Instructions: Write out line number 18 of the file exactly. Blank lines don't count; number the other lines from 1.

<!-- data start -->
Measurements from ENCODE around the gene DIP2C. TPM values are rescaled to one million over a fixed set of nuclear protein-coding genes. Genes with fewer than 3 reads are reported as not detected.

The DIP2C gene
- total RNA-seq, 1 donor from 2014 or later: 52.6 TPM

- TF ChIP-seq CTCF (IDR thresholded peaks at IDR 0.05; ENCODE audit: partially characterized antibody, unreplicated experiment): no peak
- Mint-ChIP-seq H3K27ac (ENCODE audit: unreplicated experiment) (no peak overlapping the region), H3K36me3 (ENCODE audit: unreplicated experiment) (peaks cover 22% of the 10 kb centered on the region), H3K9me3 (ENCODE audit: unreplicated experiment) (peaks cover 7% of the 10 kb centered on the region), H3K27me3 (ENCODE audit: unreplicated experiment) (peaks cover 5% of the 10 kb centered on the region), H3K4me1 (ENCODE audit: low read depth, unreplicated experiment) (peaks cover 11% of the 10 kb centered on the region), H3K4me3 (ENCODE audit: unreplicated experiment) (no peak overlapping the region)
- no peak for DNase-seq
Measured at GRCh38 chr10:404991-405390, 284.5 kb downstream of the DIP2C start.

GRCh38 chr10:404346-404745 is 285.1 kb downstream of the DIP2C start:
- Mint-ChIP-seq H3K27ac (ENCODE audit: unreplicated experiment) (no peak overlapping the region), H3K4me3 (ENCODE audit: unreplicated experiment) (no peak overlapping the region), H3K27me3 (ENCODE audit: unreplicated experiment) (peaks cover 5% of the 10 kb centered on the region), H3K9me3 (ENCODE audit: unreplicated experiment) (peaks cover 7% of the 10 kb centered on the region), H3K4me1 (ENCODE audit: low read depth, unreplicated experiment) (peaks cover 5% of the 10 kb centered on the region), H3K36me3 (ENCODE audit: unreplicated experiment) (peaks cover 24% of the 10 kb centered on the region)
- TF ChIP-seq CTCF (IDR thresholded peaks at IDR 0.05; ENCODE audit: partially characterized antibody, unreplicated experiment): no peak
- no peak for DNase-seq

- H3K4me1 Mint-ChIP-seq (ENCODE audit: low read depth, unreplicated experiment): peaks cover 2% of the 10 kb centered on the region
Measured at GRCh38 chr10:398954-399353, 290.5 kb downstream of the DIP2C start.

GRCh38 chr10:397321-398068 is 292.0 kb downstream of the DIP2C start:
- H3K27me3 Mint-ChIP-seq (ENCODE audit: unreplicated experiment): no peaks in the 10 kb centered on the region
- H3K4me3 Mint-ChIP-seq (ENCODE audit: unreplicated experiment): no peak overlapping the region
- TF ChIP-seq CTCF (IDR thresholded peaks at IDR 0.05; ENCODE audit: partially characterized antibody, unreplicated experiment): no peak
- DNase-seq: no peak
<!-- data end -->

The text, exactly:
- DNase-seq: no peak